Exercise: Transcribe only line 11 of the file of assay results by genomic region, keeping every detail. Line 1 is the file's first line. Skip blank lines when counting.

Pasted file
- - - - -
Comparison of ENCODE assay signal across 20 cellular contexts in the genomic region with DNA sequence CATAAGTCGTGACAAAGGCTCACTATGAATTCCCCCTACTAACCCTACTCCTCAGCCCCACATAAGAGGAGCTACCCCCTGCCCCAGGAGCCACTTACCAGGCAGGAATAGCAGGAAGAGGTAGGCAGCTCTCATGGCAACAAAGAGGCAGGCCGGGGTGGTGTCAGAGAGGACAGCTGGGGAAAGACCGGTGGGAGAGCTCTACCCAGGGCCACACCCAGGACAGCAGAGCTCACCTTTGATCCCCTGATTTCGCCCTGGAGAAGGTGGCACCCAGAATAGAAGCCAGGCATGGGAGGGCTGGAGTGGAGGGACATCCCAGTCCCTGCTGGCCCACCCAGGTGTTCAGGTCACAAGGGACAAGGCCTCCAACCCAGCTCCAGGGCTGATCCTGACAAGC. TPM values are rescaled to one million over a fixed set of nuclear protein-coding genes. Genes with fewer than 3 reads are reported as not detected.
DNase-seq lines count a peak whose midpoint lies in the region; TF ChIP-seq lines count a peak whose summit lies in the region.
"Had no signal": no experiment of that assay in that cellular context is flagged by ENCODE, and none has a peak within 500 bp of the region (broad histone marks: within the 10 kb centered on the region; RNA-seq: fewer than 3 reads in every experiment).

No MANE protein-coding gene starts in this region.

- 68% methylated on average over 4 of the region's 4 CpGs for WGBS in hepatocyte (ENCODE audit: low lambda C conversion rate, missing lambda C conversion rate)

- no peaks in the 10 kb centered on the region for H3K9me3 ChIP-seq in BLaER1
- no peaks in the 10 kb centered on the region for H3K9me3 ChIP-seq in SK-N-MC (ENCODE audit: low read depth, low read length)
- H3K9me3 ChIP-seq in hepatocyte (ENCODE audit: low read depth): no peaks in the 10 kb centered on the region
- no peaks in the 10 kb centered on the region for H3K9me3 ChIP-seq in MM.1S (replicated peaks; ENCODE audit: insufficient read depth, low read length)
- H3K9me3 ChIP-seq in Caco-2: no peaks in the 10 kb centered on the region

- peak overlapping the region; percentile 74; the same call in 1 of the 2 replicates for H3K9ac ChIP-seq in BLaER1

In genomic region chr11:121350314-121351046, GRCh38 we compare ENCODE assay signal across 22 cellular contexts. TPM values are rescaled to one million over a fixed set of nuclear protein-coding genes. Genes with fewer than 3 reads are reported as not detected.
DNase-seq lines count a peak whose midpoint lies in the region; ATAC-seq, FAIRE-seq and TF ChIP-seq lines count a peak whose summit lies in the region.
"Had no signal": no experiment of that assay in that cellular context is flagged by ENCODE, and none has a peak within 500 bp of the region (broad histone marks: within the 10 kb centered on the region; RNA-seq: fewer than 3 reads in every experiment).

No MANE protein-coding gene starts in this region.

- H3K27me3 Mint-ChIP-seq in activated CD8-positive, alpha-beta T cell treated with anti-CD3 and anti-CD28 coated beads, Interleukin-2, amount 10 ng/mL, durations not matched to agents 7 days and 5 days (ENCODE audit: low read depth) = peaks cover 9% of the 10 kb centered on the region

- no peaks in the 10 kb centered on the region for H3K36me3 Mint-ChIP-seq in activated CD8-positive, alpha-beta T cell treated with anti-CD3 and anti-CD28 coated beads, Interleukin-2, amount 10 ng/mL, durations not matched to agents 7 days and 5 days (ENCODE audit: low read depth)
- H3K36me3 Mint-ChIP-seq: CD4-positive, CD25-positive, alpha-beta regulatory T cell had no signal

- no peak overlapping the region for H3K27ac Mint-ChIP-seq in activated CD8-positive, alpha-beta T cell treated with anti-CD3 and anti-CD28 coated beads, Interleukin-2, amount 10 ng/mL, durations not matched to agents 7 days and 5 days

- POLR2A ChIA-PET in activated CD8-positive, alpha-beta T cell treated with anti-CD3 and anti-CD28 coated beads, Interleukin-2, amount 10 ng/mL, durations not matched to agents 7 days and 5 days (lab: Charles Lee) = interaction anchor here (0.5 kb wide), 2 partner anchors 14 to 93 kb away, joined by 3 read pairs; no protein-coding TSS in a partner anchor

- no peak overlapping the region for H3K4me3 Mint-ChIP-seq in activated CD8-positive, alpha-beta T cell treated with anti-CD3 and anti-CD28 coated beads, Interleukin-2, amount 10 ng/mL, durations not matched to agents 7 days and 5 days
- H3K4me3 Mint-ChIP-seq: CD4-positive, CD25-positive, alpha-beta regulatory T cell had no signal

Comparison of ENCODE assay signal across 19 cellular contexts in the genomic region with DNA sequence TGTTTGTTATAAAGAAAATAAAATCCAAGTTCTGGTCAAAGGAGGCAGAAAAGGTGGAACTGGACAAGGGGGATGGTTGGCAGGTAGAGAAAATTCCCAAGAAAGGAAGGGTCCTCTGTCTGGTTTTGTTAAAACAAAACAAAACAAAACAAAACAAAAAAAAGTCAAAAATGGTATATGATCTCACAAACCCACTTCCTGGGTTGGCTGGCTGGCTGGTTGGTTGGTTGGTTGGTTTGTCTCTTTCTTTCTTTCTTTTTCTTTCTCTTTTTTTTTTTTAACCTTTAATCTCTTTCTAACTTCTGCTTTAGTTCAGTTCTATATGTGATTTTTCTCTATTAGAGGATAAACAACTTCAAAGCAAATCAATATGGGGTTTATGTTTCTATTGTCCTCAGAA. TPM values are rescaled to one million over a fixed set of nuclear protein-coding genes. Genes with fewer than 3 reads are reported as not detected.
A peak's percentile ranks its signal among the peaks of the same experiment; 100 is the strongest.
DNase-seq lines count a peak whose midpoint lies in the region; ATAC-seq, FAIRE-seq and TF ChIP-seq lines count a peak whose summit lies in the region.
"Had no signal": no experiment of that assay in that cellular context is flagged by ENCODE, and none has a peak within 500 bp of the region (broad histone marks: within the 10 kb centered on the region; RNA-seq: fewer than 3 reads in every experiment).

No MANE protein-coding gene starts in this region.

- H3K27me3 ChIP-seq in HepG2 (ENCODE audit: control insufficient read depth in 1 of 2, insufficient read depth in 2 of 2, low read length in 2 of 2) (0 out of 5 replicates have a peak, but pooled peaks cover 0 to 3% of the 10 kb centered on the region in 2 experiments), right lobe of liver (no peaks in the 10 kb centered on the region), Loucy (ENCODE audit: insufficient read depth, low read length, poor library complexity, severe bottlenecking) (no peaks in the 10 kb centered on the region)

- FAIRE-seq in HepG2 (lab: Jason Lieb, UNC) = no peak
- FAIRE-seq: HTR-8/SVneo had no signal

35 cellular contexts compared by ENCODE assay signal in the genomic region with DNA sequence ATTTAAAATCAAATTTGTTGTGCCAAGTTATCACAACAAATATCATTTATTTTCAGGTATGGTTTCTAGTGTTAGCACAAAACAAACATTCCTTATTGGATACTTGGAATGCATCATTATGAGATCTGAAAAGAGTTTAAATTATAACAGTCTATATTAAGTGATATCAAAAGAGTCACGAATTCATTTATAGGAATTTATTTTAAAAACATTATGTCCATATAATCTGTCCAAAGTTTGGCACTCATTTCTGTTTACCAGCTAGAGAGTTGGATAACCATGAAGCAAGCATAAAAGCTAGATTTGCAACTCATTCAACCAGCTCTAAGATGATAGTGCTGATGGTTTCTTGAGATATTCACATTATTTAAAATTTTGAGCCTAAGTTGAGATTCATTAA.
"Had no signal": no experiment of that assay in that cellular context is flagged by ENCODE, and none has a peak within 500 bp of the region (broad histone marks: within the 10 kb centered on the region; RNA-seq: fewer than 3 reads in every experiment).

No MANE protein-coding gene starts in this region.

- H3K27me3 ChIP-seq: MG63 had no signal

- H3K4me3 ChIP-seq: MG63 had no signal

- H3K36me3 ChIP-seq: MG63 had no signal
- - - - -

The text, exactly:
- peak overlapping the region; percentile 74; the same call in 1 of the 2 replicates for H3K9ac ChIP-seq in BLaER1